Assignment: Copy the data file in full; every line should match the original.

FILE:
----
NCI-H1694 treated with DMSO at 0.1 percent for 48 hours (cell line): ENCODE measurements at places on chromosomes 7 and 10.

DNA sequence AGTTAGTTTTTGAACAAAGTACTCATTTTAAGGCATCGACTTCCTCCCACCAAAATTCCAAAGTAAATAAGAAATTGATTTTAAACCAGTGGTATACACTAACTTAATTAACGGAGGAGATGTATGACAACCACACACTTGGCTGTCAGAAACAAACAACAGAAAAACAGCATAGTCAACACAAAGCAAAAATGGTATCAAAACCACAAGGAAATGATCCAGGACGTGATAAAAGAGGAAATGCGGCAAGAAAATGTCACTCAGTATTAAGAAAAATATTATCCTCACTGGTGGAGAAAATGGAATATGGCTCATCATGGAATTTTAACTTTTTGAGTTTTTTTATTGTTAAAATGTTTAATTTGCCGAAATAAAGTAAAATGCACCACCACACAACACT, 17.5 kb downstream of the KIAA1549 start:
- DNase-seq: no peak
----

NCI-H1694 treated with DMSO at 0.1 percent for 48 hours (cell line): ENCODE measurements at places on chromosomes 7 and 10.

DNA sequence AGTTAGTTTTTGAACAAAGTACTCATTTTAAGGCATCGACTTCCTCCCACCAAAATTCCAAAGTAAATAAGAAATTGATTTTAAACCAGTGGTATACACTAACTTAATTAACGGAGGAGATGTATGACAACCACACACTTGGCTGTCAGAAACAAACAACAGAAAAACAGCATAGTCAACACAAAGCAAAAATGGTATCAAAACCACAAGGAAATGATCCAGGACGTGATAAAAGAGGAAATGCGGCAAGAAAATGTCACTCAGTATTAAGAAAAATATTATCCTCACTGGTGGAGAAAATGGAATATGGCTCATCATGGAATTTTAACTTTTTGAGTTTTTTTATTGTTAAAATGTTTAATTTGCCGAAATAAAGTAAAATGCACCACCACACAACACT, 17.5 kb downstream of the KIAA1549 start:
- DNase-seq: no peak